Despite the current wave of enthusiasm about the potential of hydrogen, there is much discussion and much uncertainty about the role of synthetic fuels. If you follow the current debate, you sometimes get the impression that E-Fuels are either another saviour or a spawn of evil.
Hydrogen-powered combustion engines seemed dead after BMW had stopped development work on H2 reciprocating piston engines years ago. This still applies to passenger cars, but not to commercial vehicles or stationary plants. In the sector of large combined heat and power plants, 2G Energy AG has long been working on making its gas engines compatible with hydrogen.
Green hydrogen, preferably produced by electrolysis, links the energy, industry and mobility sectors and is an important tool to enable the integration of renewable energies. Proton exchange membrane electrolysis (PEMEL) is considered the most promising technology due to its power density and dynamics.
Maroš Šefčovič, vice president of the European Commission’s Energy Union, spent twenty minutes during Hannover Messe to discuss the role of green hydrogen in the energy transformation with representatives from industry. The conversation at NOW’s booth was followed by the DWV and industry representatives presenting Šefčovič with a position paper by the industry. It called on the European Commission to consider a legislative change
A new megatrend needs time to develop. The last 15 years established the foundation for the coming breakthrough of fuel cells and a steadily growing interest in their use. Here’s why: Historically, technological revolutions often needed 15 years before a breakthrough was achieved. But once you’re past that point, everything goes very quickly, since no market actor wants to remain on the sidelines. This is exactly what’s happening to the fuel cell across all markets and applications.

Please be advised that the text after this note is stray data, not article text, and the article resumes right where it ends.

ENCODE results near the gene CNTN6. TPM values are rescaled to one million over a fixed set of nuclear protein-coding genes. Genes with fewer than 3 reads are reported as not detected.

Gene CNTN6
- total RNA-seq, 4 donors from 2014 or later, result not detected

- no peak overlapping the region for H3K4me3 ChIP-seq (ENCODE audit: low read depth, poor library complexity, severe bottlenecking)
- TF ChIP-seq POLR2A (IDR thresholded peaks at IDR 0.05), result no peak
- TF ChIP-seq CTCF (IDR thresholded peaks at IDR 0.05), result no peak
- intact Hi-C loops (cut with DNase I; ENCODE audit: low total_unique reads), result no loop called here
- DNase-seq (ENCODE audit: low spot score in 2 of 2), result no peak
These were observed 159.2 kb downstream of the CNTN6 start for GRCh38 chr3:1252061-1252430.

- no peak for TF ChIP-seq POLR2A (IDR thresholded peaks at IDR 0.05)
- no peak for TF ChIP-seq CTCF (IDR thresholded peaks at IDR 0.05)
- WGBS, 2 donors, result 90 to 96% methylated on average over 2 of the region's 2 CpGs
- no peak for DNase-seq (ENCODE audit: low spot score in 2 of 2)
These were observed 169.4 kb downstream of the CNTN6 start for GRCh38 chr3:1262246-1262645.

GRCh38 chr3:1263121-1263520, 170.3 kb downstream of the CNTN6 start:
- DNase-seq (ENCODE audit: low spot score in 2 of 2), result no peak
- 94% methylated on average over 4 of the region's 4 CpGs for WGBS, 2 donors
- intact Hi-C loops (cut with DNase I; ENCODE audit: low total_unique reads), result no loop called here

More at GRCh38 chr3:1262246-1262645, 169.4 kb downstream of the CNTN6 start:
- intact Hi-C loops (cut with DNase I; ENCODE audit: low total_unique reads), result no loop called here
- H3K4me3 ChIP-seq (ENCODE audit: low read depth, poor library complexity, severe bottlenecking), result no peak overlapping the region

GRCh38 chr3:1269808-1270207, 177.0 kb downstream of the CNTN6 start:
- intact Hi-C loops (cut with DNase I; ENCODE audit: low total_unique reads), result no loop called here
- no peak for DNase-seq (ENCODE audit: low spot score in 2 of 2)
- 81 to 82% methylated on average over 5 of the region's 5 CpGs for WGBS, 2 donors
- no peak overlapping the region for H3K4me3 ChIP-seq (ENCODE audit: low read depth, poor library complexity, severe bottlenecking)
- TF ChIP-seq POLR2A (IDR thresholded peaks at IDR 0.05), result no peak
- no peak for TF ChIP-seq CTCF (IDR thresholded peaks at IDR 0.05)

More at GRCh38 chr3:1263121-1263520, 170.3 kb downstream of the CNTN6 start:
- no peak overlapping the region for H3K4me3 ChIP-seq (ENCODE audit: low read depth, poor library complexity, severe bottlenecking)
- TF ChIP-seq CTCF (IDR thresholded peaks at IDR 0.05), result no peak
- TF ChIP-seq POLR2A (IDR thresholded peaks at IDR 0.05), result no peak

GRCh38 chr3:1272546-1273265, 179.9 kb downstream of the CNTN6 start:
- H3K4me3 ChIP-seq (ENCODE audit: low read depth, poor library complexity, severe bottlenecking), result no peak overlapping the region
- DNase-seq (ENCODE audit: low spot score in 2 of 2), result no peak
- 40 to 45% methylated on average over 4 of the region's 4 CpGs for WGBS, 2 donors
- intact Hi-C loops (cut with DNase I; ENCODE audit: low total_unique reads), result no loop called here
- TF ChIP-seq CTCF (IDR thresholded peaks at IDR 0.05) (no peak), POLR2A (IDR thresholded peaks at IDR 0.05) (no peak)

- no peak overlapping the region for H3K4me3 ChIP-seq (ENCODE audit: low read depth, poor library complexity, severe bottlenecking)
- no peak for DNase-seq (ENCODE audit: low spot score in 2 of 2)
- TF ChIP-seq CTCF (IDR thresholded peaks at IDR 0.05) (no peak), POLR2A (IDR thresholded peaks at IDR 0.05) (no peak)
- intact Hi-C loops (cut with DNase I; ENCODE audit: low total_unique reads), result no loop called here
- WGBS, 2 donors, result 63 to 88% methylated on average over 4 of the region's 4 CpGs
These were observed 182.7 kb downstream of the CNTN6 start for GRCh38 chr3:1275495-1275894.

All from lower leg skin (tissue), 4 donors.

If one takes into account order bookings, collaborations, product developments and prospective markets, buying shares of fuel cell companies looks ever more promising. But the capitalization of the market leaders in fuel cells described in this article amount to a mere USD 750 million – a stark contrast to Tesla, the electric car pioneer, which has a market cap of USD 34 billion. These companies may very well get closer over the coming years, if Tesla gradually loses in value while fuel cell shares increase considerably in price.
At the beginning of this year, the German Hydrogen and Fuel Cell Association had its first-ever H2 economic forum in the German capital. On Feb. 18, 2016, around 50 representatives from politics and business were invited to the Dutch embassy in Berlin to discuss green hydrogen opportunities with Germany’s federal environment minister, Barbara Hendricks.
A ferry over the Rhine has for many years been the link between Rüdesheim and Bingen, a cross-over between the federal German states of Hesse and Rhineland-Palatinate. The car ferry is highly frequented: both by local tourism and by commuters who want to get to Ingelheim and Mainz, but also into the other direction to Wiesbaden and the Frankfurt area, including its adjacent communities.
The parliamentary evening organized each year by the German Hydrogen and Fuel Cell Association (DWV) was held at the British embassy in Berlin in mid-November of 2015. More members of parliament than ever showed up to the event dedicated to Green Hydrogen for an Efficient Energy Transformation.